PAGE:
demonstrating the value of a right-handed bat who can
make
contact with power at any age, maybe Freire will be taken more
seriously
than as just a temp covering for a substance-suspension.

I’m pretty enthusiastic about seeing Rakers finally get an opportunity.
He
was excellent in Ottawa last year (80 Ks and 25 BBs in 78.2 IP), and
simply
followed that up with another outstanding season (80 Ks and 20 BBs in
65.1
IP). He’s less scoutily overpowering in terms of velocity than he is
simply
dominating with a great forkball, and as long as the Orioles are
willing to
give him an extended trial, they shouldn’t be disappointed. As for
Ray’s
fall from light, he’ll be back, and I’d put this on Lee Mazzilli more
than
anyone. Ray was having a nifty introduction to the majors before he was
asked to pitch in five games over six days, after which he’s flailed a
bit.
Put back into a situation where he’s handled appropriately, he should
join
Rakers in next year’s pen. Assuming they can wean themselves of their
fascination with the Jason Grimsleys of the world, of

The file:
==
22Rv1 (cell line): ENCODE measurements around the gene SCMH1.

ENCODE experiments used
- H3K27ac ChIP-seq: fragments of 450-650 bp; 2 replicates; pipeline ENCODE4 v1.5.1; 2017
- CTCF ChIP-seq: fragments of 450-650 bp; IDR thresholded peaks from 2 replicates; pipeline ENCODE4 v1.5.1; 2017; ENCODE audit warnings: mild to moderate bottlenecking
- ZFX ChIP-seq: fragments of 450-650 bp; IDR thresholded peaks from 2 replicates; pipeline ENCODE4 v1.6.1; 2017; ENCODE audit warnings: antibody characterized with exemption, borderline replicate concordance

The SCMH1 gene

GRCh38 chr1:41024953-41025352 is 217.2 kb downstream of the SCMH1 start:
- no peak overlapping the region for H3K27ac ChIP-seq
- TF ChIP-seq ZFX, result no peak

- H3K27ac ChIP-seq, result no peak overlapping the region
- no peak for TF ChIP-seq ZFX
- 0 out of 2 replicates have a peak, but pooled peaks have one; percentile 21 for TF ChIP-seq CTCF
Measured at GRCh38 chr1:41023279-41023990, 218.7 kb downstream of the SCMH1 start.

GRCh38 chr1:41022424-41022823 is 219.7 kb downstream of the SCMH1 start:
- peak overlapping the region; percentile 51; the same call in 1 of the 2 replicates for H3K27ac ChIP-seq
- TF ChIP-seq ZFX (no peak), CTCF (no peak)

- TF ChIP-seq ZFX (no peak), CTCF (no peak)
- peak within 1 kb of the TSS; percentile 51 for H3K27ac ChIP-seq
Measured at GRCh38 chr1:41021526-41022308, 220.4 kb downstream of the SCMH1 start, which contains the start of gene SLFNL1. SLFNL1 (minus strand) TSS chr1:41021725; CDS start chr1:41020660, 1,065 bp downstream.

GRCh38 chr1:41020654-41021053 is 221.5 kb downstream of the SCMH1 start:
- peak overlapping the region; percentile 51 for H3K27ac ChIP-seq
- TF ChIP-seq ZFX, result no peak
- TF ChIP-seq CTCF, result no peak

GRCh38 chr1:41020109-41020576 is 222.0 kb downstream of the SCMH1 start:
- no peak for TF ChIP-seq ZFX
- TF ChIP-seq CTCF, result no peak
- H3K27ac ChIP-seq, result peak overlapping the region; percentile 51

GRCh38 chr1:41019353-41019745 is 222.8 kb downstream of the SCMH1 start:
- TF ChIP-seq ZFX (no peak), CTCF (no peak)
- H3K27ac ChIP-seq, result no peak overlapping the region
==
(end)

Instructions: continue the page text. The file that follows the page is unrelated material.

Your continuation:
course.

BOSTON RED SOX
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Signed LHP Matt Perisho to a minor league contract,
and
assigned him to Pawtucket. [8/6]

Recalled 3B-R Kevin Youkilis from Pawtucket;
designated
OF-B Jose Cruz Jr. for assignment. [8/8]

Acquired LHP Mike Remlinger and cash from the Cubs for
RHP
Olivo Astacio; placed RHP Wade Miller
on
the 15-day DL (sore shoulder); traded OF-B Jose Cruz
Jr.
to
the Dodgers for a PTBNL; signed RHP Ricky Bottalico to
a
minor league contract, and assigned him to Pawtucket. [8/9]

The Red Sox have three immediate problems, none of which involved
finding a
way that Cruz was useful. First, there’s the perpetual problem of how
healthy Bill Mueller may be for any length of time,